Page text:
Individual Molecules on Surfaces: From Chemical Reactions to Ultra-Short Timescales
Department of Physics, University of Regensburg, 93040 Regensburg, Germany
We investigated different kind of π-conjugated molecules in a combined scanning tunneling (STM) and atomic force microscope (AFM). Whereas both measurement channels show features with sub-molecular resolution, the information they can provide is truly complementary. For example, STM allows the direct imaging of the unperturbed molecular orbitals , whereas the AFM channel directly reveals the molecular geometry [2, 3]. Further, we used the AFM-derived technique Kelvin probe force spectroscopy (KPFS) with sub-molecular resolution to image the polarity of individual bonds inside a single molecule .
The possibility of tailoring optical waveforms has allowed scientists to steer ultrafast electronic motion directly via the oscillating carrier wave of light - a principle dubbed "lightwave electronics" . Despite tremendous interdisciplinary efforts to combine ultrafast temporal resolution with atomic spatial resolution, the ultrafast dynamics of individual molecular orbitals has remained out of reach.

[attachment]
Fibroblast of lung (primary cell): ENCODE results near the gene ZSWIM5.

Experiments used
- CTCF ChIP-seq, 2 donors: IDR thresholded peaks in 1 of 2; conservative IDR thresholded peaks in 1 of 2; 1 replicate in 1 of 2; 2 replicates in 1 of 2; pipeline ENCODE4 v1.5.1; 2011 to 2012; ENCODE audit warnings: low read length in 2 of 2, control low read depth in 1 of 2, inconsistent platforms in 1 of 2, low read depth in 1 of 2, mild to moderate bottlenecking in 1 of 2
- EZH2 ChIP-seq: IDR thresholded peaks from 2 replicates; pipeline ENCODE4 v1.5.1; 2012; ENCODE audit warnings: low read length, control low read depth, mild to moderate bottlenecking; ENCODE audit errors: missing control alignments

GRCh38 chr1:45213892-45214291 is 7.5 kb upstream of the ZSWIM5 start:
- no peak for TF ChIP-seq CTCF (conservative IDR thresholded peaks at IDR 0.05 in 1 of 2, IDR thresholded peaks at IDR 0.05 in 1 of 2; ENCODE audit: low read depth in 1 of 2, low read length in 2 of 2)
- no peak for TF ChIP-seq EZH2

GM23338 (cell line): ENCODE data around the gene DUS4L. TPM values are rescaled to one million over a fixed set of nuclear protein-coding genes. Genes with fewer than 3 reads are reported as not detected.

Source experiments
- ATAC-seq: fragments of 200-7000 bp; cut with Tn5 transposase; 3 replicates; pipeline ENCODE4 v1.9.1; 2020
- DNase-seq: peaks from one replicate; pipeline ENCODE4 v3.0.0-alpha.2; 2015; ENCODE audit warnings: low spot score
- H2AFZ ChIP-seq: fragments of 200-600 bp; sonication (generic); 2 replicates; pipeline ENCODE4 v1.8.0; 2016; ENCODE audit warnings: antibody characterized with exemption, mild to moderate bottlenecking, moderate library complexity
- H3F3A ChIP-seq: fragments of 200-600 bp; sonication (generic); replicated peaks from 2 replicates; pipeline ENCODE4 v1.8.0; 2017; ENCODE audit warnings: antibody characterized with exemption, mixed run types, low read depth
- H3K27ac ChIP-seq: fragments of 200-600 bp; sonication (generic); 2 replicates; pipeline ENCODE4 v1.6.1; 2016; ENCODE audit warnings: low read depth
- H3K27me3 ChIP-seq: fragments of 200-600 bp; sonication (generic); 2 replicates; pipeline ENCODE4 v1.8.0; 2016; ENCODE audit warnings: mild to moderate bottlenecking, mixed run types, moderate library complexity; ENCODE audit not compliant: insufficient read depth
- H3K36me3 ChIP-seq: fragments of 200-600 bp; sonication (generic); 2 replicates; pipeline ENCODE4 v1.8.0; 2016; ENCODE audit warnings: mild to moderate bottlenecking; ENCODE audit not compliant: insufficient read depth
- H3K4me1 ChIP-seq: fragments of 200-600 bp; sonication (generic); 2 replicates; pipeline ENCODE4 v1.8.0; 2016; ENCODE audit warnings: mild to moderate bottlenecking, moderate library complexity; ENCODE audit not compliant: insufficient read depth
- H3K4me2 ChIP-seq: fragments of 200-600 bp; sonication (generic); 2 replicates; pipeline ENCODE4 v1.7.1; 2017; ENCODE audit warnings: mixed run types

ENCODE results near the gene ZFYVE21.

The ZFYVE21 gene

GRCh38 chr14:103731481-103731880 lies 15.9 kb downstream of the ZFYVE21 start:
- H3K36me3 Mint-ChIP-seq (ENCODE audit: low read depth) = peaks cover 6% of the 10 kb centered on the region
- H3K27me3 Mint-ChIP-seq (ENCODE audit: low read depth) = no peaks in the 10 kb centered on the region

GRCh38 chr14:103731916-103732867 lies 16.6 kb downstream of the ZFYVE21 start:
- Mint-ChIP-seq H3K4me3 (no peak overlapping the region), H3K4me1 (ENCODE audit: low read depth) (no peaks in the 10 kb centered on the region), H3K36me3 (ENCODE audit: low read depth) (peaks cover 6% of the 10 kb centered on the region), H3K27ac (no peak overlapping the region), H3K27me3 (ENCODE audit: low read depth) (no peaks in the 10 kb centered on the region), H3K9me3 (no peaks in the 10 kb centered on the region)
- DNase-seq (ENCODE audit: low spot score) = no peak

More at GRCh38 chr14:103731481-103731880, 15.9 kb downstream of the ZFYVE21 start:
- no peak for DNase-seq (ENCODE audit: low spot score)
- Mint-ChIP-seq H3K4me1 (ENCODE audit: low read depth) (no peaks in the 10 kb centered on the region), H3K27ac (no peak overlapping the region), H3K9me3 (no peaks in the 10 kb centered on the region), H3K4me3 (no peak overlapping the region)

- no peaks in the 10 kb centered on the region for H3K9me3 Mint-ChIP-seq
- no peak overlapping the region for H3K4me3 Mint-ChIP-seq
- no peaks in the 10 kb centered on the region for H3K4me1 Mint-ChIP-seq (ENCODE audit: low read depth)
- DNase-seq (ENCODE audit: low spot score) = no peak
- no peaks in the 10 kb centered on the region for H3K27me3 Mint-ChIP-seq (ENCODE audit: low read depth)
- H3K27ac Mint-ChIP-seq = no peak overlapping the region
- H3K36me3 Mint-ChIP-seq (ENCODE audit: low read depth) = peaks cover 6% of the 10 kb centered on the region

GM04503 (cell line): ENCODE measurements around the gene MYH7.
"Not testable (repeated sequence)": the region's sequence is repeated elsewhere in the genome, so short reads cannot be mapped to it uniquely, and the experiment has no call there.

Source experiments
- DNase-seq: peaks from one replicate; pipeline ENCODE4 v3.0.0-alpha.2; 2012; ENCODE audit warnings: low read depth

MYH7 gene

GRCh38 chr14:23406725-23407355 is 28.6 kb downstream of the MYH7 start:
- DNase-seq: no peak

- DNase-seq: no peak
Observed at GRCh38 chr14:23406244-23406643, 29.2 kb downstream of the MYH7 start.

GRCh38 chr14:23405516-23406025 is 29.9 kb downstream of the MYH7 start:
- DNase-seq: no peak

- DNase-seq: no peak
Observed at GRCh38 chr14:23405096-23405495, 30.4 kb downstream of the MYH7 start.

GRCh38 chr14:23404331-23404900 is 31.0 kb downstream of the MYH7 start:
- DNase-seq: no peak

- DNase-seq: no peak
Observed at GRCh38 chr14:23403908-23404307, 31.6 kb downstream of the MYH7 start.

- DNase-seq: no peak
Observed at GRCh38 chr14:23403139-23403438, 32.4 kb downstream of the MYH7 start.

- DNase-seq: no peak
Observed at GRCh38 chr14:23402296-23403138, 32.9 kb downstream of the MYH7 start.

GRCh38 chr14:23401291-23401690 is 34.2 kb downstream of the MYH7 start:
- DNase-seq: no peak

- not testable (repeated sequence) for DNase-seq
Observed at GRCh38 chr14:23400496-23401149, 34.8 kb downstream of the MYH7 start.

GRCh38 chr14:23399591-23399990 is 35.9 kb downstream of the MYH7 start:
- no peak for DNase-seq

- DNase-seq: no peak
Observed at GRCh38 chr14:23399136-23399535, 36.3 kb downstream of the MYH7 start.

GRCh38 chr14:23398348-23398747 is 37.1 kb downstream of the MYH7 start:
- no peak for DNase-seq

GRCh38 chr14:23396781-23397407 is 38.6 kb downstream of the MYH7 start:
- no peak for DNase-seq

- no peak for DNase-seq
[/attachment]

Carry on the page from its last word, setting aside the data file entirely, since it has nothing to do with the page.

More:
Terahertz (THz) scanning tunnelling microscopy  (THz-STM) has introduced a new paradigm by combining STM with lightwave electronics. In THz-STM, the electric field of a phase-stable single-cycle THz waveform acts as a transient bias voltage across an STM junction. In analogy to the all-electronic pump-probe scheme introduced recently in STM  these voltage transients may result in a net current that can be detected by time-integrating electronics.
By means of a low-noise low-temperature lightwave-STM we entered an unprecedented tunnelling regime, where the peak of a terahertz electric-field waveform opens an otherwise forbidden tunnelling channel through a single molecular orbital. In this way, the terahertz peak removes a single electron from an individual pentacene molecule's highest occupied molecular orbital within a time window of ∼ 100 fs - faster than an oscillation cycle of the terahertz wave. This quantum process allowed us to capture a microscopic real-space snapshot of the molecular orbital on a sub-cycle time scale. By correlating two successive state-selective tunnelling events, we directly tracked coherent THz vibrations of a single molecule in the time domain .
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 F. Albrecht et al., JACS 137, 7424 (2015).